I’ve been delaying picking up some allergy medication while all this is going on just to avoid tossing more fuel in the dying fire of American health care insurance, but today I called up my pharmacy to renew the prescription and *surprise* Aetna is still refusing to pay.

This is now December 23rd. My check for 2 months worth of alleged health coverage, to the tune of $1,954 has yielded me exactly … nothing. Well… maybe I may eventually be able to claim contiguous coverage, but if I fell down a flight of stairs at this moment, it would no doubt cripple me financially while this fiasco works itself out.

One tiny bright spot in all this. I contacted Aetna regarding my FSA (Flexible Spending Account) and, the way mine is configured it remains valid for the amount that I specified until the end of the year regardless of my contributions.

This means that, having specified an FSA of $2,000 this year and contributing about $1,630 they will still cover the remaining $370 for me. Just a generous perk from my company for which I will offer them kudos. I actually called about it because I was inspecting my balance and saw the mismatch between the money I’d paid so far and the $1,890 in charges they’d covered so far.

So the lesson here (for me at least) is:

a) quit as near to the beginning of the month as possible,

b) quit as early in the year as possible,

c) Contact HR constantly after you’ve given your notice until they can tell you that they’ve notified Ceridian,

d) get registered on Ceridian’s web site a.s.a.p. (all the info was there, I didn’t need the paper package) and register,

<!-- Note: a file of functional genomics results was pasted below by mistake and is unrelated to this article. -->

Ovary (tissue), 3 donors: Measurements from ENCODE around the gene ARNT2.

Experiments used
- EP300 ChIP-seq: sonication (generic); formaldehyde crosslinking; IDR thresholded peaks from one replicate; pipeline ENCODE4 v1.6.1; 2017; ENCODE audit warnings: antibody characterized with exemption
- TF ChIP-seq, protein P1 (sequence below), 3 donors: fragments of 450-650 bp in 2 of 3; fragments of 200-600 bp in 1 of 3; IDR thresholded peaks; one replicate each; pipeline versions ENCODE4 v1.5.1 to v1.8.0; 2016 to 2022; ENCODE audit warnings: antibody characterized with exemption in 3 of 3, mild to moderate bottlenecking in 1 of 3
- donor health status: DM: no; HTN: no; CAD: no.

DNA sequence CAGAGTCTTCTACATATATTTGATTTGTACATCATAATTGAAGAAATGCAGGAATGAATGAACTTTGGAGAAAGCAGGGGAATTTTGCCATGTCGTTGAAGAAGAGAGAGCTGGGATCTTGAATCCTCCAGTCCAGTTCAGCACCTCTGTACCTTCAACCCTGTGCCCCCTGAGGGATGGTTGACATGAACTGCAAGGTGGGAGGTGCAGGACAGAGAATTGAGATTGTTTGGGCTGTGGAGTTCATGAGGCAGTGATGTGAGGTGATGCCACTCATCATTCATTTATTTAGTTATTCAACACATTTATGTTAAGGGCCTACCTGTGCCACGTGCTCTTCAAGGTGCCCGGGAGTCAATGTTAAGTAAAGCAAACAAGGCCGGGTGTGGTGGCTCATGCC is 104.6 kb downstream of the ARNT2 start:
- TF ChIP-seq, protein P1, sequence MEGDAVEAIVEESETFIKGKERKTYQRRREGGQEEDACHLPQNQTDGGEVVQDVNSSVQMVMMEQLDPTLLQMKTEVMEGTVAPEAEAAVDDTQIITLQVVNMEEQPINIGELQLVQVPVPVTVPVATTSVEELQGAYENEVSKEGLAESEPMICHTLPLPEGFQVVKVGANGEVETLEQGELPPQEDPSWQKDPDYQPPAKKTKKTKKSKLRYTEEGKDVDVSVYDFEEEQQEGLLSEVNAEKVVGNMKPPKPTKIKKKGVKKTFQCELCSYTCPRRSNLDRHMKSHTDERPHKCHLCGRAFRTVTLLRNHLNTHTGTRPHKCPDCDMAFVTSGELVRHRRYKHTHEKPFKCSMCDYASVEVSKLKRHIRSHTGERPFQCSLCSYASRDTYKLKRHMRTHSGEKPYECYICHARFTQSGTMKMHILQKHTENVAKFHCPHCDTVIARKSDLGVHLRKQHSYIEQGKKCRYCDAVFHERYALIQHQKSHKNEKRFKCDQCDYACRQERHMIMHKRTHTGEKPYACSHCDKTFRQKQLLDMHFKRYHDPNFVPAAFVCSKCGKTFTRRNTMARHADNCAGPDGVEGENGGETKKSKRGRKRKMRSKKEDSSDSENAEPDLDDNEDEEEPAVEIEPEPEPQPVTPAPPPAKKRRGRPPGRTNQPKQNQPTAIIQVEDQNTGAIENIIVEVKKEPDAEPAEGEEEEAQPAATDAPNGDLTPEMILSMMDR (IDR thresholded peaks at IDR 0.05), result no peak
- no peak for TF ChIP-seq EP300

e) visit the site daily after that to pick up the bill and send your check a.s.a.p.

f) start contacting Ceridian about a week after you’ve sent them the check (or sooner if you can see they’ve cashed it via your online banking system) and verify that they know who should be getting the money and when they’ll get it

g) about two days after that start contacting BOTH Ceridian and your insurance provider to verify that payment has been received.

I really don’t know if I’m going to have to keep on Ceridian for every month’s payment – I tend to pay my bills as soon as I get them so I *shouldn’t* risk any lapses. But I’m not the only player here.

Why I can’t simply pay my insurance company myself I don’t know. This is equivalent to those crazy escrow accounts for your property taxes. The bank has your money and has to pay the bill, but *you’re* the one on the hook for it and have to chase everybody around to ensure they do their job. I got out of that racket as quickly as I could after buying my house.

I’ve said it before and, tragically, I’m sure I’ll be saying it for many years to come. I *love* living in America – but the thing I am absolutely most terrified of is getting sick or injured here. I’m sure the quality of care will be excellent but I am scared witless that it would come at the price of every last penny of savings and every ounce of credit I would be able to acquire.

That ain’t right.

So, is this a common story? I imagine it only affects folks who have moved into a contracting position such as myself or those who have been laid off work and are not moving into a position where their benefits will be provided again.

2 thoughts on “Health Care – How Broken Must it be Before We Fix it?”

  1. So what do you do for coverage after the 18 months are up? I thought Obama brought in a health care package for everyone.

  2. @Alison – After the 18 months are done you have to get your own health insurance independently. Folks use COBRA because often the pricing for large companies is much better than individuals can get.
    I don’t know a whole lot about Obamacare but I do know that nothing that the government does benefits my demographic (White, Male, middle class income earner who saves money and spends responsibly).
    I’m hoping that I’ll be a full time employee with the accompanying benefits before I have to go down that path.